Bullshit in the NY Times about marathon running

It would seem that the idea that walking on purpose in a marathon in order to record a faster finishing time would die a natural death, given how stupid the idea is on its face. But no, one of the largest daily newspapers in the world is happy to feed to myth.

Here are two key passages in the article:

To train for my first marathon, I’m using the “run-walk” method, popularized by the distance coach Jeff Galloway, a member of the 1972 Olympic team. When I mentioned this to a colleague who runs, she snickered — a common reaction among purists.

That’s right–those who argue against the idea of run-walking leading to better performance aren’t merely using math and reason to support their contentions; they can simply be written off as “purists.”

But then:

Walk breaks are a way for older, less fit and overweight people to take part in a sport that would otherwise be off limits.

Okay, so you’ve now admitted that walk breaks are the purview of the “less fit,” fat people, and the generally infirm. Are you going to suggest that these people get fitter, or are you going to stick by your bullshit and pretend that this is some sort of optimal strategy that substitutes for proper training?

What a crock of shit. Walk all you want, but don’t pretend you’re doing yourself or your finishing time any favors.

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  1. #1 by Lofcaudio on June 2, 2009 - 4:21 pm

    While I too am somewhat critical of the run-walk approach, I do know of some decent runners who are adamant in their observance of walk breaks when “running” a marathon. When I ran the Boston Marathon last year, I was moving along at a fairly nice clip (for me) when I came upon two guys who were walking up a very gradual incline 4½ miles into the race. I later noticed one of them blow right by me only to then pass him again on the next little incline as he was walking. Better performance or not, I know it’s not for me since if I were to stop and walk in a marathon, I don’t know if I could get back to running.

  2. #2 by hopper3011 on June 3, 2009 - 8:00 am

    Since when is being a “purist” an insult?

  3. #3 by kemibe on June 3, 2009 - 8:52 am

    “Since when is being a “purist” an insult?”

    At about the same time being declared an “elitist” became a damnation.

    It sucks to strive for greatness here in the good old U.S. of A.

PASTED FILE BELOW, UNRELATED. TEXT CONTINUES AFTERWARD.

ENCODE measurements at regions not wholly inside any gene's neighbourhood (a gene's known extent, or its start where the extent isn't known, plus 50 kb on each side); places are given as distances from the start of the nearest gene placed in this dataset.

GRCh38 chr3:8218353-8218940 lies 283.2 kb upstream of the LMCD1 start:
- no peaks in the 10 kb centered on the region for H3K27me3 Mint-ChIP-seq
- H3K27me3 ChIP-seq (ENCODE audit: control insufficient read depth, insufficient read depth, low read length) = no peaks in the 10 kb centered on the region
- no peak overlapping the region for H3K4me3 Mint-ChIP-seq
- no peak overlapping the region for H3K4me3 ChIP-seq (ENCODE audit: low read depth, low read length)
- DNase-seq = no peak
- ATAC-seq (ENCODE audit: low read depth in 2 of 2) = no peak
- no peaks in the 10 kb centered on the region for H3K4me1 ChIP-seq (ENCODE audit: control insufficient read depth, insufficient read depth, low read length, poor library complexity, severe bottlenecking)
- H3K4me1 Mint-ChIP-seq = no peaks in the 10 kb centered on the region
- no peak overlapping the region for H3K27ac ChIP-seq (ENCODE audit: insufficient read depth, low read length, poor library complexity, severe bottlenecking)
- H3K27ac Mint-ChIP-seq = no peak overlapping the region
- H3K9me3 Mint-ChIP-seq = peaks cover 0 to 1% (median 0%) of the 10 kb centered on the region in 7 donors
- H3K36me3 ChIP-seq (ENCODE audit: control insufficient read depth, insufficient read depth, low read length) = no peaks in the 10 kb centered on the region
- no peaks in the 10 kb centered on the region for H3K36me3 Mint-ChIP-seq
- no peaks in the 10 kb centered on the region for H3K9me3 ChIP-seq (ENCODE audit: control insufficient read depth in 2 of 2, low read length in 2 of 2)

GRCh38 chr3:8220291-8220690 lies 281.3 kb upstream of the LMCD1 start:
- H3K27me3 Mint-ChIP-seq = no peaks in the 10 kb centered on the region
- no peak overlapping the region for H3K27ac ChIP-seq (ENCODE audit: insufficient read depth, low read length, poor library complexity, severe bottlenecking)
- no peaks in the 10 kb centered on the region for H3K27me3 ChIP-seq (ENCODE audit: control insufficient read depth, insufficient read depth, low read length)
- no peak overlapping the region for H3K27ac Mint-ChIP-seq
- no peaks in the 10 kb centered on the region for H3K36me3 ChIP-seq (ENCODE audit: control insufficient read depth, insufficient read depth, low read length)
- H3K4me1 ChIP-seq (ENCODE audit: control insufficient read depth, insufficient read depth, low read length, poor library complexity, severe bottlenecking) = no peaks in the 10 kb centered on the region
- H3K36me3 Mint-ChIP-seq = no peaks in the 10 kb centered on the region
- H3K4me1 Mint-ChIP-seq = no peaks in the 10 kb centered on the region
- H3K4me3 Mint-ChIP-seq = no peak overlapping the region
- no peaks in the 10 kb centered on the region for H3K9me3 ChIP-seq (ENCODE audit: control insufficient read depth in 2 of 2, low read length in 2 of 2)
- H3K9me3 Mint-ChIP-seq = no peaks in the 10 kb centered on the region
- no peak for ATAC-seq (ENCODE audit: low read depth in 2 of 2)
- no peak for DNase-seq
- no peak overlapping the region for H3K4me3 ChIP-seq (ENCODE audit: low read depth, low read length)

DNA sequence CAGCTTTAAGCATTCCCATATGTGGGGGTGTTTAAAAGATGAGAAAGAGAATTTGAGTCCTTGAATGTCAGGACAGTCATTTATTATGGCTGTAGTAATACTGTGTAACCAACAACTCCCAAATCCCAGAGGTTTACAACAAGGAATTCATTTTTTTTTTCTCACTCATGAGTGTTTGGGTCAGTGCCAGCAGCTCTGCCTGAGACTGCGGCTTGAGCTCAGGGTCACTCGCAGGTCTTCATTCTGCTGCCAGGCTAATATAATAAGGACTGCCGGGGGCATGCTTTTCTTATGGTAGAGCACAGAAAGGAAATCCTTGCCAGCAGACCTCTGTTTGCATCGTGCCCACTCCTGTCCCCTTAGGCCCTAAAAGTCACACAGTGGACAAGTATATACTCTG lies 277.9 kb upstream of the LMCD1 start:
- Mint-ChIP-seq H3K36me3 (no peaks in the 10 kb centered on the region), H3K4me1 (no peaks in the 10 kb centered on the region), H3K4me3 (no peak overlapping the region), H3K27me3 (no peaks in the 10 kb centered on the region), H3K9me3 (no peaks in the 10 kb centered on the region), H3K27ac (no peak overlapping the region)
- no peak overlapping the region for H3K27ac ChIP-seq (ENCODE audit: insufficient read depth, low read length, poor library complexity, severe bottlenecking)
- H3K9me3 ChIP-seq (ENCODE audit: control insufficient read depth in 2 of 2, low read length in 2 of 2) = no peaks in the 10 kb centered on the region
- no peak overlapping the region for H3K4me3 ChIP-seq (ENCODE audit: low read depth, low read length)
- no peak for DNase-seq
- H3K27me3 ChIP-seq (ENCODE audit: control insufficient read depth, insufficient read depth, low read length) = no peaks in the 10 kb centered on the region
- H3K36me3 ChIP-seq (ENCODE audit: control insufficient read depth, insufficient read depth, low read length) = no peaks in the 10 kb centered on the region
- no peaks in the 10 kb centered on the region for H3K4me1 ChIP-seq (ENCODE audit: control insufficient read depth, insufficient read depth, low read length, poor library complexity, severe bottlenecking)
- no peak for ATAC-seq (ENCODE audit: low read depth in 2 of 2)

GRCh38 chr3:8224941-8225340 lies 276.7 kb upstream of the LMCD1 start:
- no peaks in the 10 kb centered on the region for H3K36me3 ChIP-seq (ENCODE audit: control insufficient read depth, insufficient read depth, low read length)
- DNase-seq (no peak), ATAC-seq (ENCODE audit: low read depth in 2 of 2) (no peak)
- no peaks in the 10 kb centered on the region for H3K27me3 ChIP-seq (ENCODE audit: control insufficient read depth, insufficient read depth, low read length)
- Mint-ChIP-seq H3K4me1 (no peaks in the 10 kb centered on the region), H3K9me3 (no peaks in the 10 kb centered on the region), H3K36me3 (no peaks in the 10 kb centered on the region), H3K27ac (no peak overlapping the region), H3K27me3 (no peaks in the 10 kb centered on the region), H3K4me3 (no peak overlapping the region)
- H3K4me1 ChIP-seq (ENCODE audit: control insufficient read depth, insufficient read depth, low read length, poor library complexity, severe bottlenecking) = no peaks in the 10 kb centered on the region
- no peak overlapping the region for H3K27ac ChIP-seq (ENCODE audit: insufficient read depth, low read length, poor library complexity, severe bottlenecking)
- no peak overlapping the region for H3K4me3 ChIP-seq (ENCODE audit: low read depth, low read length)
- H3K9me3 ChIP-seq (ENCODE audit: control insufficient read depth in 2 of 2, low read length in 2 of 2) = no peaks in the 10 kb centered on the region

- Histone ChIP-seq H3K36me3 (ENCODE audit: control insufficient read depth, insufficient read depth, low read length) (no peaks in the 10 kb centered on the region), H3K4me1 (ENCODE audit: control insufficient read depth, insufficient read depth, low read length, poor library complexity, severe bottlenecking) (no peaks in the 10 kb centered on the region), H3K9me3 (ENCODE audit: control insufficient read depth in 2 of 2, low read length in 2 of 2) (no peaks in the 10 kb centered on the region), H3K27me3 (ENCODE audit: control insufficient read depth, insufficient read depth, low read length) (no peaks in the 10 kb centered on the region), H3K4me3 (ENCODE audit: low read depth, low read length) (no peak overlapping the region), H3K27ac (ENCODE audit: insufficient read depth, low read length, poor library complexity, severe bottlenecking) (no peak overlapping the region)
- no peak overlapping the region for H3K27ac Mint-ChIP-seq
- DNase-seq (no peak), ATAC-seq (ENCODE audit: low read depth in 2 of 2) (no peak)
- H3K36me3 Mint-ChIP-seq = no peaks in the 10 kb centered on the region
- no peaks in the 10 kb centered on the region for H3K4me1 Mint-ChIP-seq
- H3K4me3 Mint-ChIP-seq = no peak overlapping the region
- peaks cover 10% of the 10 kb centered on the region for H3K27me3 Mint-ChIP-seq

4. #4 by kemibe on June 3, 2009 - 8:54 am

    “I know it’s not for me since if I were to stop and walk in a marathon, I don’t know if I could get back to running.”

    That sums it up for me. If I stopped on purpose in a marathon, I would never be able to get going again.

  5. #5 by hopper3011 on June 3, 2009 - 10:15 am

    Actually, as a training method the walk-run is very good, I use it when I get injured, or when I’m stretching my long runs out, and it is surprising how much less stressful it is (to the extent that I have done two +26 runs in 4 days) but anyone who thinks they will run a faster marathon like that, rather than if they ran it full-out, is simply deluding themselves.
    I also find it a bit disingenuous that Ms. Parker-Pope keeps insisting in the blog comments that walk-running is as effective a training method as the traditional way simply because it takes 5-6 months to complete the schedule. There is no question in my mind that someone who runs 10-12 a day will be fitter after six months than a walk-runner.

    • #6 by Grep Agni on June 3, 2009 - 12:57 pm

      “There is no question in my mind that someone who runs 10-12 a day will be fitter after six months than a walk-runner.”

      I suspect if I tried that I’d be dead, possibly from suicide, and therefore less fit. I did a tiny bit of running in high school and found it the most unpleasant form of excersize there is. Since as far as I can tell there is no such thing as pleasant excersize, that’s saying a lot.

      Needless to say i am not in top physical condition.

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